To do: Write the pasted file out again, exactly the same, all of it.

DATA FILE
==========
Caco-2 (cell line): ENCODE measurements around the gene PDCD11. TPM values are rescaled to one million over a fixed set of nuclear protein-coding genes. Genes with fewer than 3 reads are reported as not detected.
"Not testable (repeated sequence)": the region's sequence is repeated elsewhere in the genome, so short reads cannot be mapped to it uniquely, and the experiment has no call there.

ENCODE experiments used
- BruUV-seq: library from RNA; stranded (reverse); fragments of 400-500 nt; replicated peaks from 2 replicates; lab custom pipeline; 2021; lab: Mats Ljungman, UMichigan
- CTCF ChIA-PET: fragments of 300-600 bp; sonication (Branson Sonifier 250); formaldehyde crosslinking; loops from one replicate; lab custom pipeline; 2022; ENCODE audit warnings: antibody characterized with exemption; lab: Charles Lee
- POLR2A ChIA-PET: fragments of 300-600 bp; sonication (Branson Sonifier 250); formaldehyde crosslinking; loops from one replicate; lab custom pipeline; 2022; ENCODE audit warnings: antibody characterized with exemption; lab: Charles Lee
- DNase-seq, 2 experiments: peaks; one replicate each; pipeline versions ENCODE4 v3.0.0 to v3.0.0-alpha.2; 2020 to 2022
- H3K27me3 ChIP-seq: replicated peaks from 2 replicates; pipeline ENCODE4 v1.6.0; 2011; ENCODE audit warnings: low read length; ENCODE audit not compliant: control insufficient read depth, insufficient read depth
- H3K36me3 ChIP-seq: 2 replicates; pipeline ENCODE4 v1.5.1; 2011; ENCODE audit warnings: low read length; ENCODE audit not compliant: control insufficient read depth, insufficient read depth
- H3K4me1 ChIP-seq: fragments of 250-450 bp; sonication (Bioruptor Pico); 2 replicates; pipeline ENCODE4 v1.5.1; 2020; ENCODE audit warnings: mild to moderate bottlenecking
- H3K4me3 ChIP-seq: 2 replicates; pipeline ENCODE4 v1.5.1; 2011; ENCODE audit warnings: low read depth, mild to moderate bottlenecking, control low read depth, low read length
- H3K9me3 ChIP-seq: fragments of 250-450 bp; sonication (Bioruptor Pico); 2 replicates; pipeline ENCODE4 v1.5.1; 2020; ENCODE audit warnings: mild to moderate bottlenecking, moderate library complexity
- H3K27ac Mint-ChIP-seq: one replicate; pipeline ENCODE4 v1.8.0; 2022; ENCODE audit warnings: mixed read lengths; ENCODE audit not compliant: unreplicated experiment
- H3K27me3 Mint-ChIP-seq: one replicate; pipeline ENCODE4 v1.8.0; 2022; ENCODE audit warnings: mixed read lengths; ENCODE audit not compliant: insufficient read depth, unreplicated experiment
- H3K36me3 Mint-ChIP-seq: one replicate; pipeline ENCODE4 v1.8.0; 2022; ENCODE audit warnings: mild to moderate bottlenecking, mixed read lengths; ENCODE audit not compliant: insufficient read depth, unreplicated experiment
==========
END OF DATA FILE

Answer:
Caco-2 (cell line): ENCODE measurements around the gene PDCD11. TPM values are rescaled to one million over a fixed set of nuclear protein-coding genes. Genes with fewer than 3 reads are reported as not detected.
"Not testable (repeated sequence)": the region's sequence is repeated elsewhere in the genome, so short reads cannot be mapped to it uniquely, and the experiment has no call there.

ENCODE experiments used
- BruUV-seq: library from RNA; stranded (reverse); fragments of 400-500 nt; replicated peaks from 2 replicates; lab custom pipeline; 2021; lab: Mats Ljungman, UMichigan
- CTCF ChIA-PET: fragments of 300-600 bp; sonication (Branson Sonifier 250); formaldehyde crosslinking; loops from one replicate; lab custom pipeline; 2022; ENCODE audit warnings: antibody characterized with exemption; lab: Charles Lee
- POLR2A ChIA-PET: fragments of 300-600 bp; sonication (Branson Sonifier 250); formaldehyde crosslinking; loops from one replicate; lab custom pipeline; 2022; ENCODE audit warnings: antibody characterized with exemption; lab: Charles Lee
- DNase-seq, 2 experiments: peaks; one replicate each; pipeline versions ENCODE4 v3.0.0 to v3.0.0-alpha.2; 2020 to 2022
- H3K27me3 ChIP-seq: replicated peaks from 2 replicates; pipeline ENCODE4 v1.6.0; 2011; ENCODE audit warnings: low read length; ENCODE audit not compliant: control insufficient read depth, insufficient read depth
- H3K36me3 ChIP-seq: 2 replicates; pipeline ENCODE4 v1.5.1; 2011; ENCODE audit warnings: low read length; ENCODE audit not compliant: control insufficient read depth, insufficient read depth
- H3K4me1 ChIP-seq: fragments of 250-450 bp; sonication (Bioruptor Pico); 2 replicates; pipeline ENCODE4 v1.5.1; 2020; ENCODE audit warnings: mild to moderate bottlenecking
- H3K4me3 ChIP-seq: 2 replicates; pipeline ENCODE4 v1.5.1; 2011; ENCODE audit warnings: low read depth, mild to moderate bottlenecking, control low read depth, low read length
- H3K9me3 ChIP-seq: fragments of 250-450 bp; sonication (Bioruptor Pico); 2 replicates; pipeline ENCODE4 v1.5.1; 2020; ENCODE audit warnings: mild to moderate bottlenecking, moderate library complexity
- H3K27ac Mint-ChIP-seq: one replicate; pipeline ENCODE4 v1.8.0; 2022; ENCODE audit warnings: mixed read lengths; ENCODE audit not compliant: unreplicated experiment
- H3K27me3 Mint-ChIP-seq: one replicate; pipeline ENCODE4 v1.8.0; 2022; ENCODE audit warnings: mixed read lengths; ENCODE audit not compliant: insufficient read depth, unreplicated experiment
- H3K36me3 Mint-ChIP-seq: one replicate; pipeline ENCODE4 v1.8.0; 2022; ENCODE audit warnings: mild to moderate bottlenecking, mixed read lengths; ENCODE audit not compliant: insufficient read depth, unreplicated experiment